Table 3. Psychological autopsy studies
In the San Diego Study, Rich and colleagues suggested that substance abuse was a major contributor to increase in young people's suicides (Rich et al 1986). In this psychological autopsy study they found no significant differences in the rates of substance abuse between men and women, but significantly more diagnoses of drug abuse among the cases aged under 30 than in those aged 30 and over. Substance abuse appeared to be more important in the etiology of suicides in their study than had been previously believed (Rich et al 1989).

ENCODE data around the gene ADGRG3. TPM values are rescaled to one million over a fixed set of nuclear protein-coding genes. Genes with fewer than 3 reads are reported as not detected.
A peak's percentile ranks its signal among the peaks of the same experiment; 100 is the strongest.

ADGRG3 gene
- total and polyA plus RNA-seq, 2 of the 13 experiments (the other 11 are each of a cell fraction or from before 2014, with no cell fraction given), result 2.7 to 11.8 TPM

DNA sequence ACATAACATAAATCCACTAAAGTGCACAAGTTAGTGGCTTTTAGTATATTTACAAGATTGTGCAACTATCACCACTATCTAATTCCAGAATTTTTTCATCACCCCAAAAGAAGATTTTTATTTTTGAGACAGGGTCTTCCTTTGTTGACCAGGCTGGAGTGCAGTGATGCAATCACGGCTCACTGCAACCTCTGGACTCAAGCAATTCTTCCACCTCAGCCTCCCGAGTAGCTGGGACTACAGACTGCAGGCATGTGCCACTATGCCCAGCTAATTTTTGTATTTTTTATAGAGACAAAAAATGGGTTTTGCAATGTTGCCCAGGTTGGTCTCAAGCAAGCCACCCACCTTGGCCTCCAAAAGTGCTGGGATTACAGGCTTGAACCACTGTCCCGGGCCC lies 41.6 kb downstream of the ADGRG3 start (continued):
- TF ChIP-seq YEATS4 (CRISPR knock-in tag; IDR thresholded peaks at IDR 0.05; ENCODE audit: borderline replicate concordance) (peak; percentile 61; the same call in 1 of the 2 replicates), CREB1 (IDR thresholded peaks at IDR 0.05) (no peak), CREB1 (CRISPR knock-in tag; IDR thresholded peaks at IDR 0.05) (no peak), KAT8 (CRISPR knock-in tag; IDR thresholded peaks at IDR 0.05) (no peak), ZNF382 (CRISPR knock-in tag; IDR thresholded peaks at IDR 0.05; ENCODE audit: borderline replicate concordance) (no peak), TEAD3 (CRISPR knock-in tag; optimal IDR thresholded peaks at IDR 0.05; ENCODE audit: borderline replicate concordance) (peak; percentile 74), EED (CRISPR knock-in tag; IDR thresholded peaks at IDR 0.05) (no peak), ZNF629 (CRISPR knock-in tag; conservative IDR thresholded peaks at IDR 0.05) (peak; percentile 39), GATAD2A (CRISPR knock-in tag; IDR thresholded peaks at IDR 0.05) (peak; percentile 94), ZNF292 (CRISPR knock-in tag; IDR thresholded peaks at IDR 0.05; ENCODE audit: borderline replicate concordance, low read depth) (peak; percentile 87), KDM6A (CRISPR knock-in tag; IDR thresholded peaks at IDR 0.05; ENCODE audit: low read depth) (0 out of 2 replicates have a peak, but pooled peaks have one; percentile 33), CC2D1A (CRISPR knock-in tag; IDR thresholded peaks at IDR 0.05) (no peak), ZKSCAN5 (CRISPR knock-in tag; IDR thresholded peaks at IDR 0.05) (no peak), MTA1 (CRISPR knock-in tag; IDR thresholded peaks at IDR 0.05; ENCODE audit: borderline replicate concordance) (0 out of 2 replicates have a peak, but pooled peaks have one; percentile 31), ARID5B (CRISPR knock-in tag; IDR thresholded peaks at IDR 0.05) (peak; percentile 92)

Within the Nationwide Suicide Prevention Project in Finland, a study of unselected suicides (Henriksson et al 1993) found more alcohol use disorders than in most previous studies. The prevalence of alcohol dependence among males was higher than observed elsewhere, but female alcoholism was also more common than in previous studies, apart from the San Diego Suicide Study. The study emphasised the impact of comorbidity in mental disorders in completed suicides (Henriksson et al 1993). However, the sex differences in the various patterns of substance use disorders and their comorbidity in completed suicide remain largely unknown.